Why Don’t Marketers Have Sales Goals?

In an age where the number of retweets, likes, website traffic and other vanity metrics are losing their luster (and rightfully so), new metrics are emerging for B2B marketers, such as MQAs and engagement. This got me thinking, “If we care most about revenue, then why aren’t marketers held to and compensated on sales goals, like reps are?”

In today’s vlog, I wanted to get more insights into this, so I asked Matt Heinz, President of Heinz Marketing, “Why don’t marketers have sales goals?” He explains that we must get on the same page, and we have to focus more on “metric you can buy a beer with.”

Please enjoy this conversation with Matt Heinz.

TRANSCRIPT:

Brandon: Hey, everyone, Brandon Redlinger here, director of growth at Engagio. Today’s question is for Matt Hines. Many marketers don’t actually have sales goals, because they don’t have control over the lead or account or opportunity once it has been passed along. What are your thoughts?

Matt: Brandon, that’s a great question. I get that a lot from marketers that are being asked to embrace revenue responsibility. The issue of control, clearly, we’d all like to have better control over our metrics and over the things that we are trying to compel and things trying to change. But control we have to take off the table.

If you ask any sales person if they control when the deal gets closed, they’re going to say no. If they controlled whether those deals got closed, they would hit their number every month. In complex B2B buying and selling, very rarely does the buyer control when a deal gets closed. When you’ve got these internal buying committees that include six, seven, eight members, that are trying to build some consensus and trying to move forward in the right direction, they don’t always have control either.

We have to take control off the table and simply recognize that it is no longer okay for marketing to act as the arts and crafts department. It’s no longer okay for marketing just to measure itself based on leads, and clicks, and what we think of as the marketing of more. The marketing of more doesn’t more doesn’t matter. The marketing of closed deals, metrics you can buy a beer with, closed deals, lifetime revenue, renewals, profitability, these are the metrics that marketing needs to be responsible for moving forward.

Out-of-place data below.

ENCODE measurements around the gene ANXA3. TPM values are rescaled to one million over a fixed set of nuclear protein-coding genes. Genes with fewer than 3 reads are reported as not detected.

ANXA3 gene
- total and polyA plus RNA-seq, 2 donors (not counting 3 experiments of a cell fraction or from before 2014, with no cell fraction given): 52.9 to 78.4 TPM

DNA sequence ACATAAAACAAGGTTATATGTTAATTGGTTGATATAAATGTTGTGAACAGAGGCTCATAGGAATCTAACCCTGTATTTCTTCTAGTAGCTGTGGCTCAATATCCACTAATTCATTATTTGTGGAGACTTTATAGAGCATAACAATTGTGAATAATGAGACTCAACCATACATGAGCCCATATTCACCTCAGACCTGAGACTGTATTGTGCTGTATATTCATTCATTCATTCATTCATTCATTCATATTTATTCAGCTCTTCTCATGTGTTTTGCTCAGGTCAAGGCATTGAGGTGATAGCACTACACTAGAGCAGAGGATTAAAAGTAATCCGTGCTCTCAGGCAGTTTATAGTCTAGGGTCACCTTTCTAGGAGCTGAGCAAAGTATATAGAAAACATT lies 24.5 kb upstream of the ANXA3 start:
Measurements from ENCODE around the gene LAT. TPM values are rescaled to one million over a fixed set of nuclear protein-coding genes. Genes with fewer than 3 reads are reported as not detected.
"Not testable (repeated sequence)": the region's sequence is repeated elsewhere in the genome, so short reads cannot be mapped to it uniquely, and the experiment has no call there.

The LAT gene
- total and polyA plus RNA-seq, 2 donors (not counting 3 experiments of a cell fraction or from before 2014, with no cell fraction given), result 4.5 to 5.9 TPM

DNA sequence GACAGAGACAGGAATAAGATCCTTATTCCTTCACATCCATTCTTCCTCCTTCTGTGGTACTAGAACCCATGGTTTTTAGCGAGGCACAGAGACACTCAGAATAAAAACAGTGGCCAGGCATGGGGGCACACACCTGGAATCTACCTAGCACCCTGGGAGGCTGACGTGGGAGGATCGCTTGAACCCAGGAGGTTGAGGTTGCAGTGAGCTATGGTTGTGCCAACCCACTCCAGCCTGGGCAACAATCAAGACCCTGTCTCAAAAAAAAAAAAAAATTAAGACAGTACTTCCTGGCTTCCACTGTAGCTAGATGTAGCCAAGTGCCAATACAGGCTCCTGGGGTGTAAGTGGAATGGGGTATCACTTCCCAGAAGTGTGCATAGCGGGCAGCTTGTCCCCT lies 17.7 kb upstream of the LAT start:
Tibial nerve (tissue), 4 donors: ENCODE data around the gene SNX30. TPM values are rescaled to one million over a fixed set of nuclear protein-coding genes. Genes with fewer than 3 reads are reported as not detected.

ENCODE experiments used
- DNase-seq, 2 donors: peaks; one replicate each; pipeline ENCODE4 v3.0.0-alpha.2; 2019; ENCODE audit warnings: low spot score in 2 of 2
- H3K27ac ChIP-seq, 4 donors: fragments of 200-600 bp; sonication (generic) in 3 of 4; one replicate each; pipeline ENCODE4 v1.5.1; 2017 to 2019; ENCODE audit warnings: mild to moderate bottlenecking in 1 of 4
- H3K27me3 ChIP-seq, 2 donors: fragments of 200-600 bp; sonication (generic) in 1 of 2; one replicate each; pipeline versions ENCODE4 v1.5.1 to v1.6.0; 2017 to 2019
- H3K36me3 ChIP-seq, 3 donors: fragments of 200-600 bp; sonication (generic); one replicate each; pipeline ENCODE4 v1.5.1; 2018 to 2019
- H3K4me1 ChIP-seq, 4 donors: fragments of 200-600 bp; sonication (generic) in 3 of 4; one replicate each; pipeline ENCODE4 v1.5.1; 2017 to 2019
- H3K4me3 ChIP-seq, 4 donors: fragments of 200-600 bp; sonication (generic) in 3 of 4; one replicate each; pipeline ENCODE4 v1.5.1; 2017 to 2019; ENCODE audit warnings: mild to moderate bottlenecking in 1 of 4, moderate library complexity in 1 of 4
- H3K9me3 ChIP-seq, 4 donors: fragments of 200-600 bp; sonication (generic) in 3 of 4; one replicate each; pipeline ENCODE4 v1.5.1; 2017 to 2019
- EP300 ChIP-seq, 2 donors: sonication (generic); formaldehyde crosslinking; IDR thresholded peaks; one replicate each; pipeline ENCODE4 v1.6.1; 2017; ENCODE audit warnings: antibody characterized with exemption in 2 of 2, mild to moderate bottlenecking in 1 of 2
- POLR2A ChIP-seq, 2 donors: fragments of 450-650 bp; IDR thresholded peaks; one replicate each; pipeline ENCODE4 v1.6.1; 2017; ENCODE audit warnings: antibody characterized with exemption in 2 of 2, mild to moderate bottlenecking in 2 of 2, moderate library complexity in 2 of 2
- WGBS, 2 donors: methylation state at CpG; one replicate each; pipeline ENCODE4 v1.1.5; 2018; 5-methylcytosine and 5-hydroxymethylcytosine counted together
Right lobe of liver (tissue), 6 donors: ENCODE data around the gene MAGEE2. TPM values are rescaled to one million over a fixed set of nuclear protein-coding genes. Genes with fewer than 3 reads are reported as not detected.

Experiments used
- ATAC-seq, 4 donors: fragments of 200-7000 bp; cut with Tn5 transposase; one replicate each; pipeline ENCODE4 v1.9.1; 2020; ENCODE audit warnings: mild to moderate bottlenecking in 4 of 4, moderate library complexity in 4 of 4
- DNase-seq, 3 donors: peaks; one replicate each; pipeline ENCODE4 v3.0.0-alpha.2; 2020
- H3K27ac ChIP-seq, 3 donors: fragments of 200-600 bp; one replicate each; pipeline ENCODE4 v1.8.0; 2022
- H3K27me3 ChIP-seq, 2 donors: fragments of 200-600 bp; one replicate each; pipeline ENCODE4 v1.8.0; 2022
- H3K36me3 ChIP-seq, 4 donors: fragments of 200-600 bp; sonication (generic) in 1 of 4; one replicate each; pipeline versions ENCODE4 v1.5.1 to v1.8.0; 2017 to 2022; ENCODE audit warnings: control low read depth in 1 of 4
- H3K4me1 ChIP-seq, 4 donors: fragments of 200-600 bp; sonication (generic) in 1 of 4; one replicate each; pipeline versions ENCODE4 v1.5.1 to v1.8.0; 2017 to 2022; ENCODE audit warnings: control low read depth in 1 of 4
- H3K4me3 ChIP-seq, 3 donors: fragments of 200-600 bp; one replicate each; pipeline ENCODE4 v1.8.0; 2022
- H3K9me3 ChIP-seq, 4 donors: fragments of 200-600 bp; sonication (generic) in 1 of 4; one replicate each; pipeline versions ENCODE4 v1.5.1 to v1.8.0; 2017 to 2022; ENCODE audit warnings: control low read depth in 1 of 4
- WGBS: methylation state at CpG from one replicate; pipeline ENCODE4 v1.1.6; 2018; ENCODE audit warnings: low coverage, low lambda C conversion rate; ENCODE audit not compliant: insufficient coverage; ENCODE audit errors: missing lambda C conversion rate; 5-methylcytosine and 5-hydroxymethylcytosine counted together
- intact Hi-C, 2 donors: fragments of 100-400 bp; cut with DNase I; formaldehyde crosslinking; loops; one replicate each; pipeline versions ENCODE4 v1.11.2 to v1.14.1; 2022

No, marketing does not have control of all those metrics any more than the sales team has control over when a deal can close, any more than your CEO has control of whether or not you hit your number and please Wall Street and please the investors.

Let’s take control off the table and simply get on the same page to recognize that we have to own metrics that matter to the organization. We have to as marketers own metrics that embrace revenue responsibility. We have to embrace a level of profit center marketing that may be uncomfortable. It may be no less and no more uncomfortable than what the sales team has been facing day in, day out, quarter after quarter forever. But those are the metrics that matter.

I think when we embrace that inside an organization that recognizes that that is hard, it is unpredictable, it is something you may or may be successful at every single time, whether or not you’re successful doesn’t matter. But focusing on the right metrics and taking responsibility of those metrics does matter.

Brandon Redlinger
Brandon Redlinger
Brandon Redlinger is the Head of Growth at Engagio, the Account-Based Marketing and Sales platform that enables teams to measure account engagement and orchestrate human connections at scale. He is passionate about the intersection between tech and psychology, especially as it applies to growing businesses. You can follow him on twitter @brandon_lee_09 or connect with him on LinkedIn.

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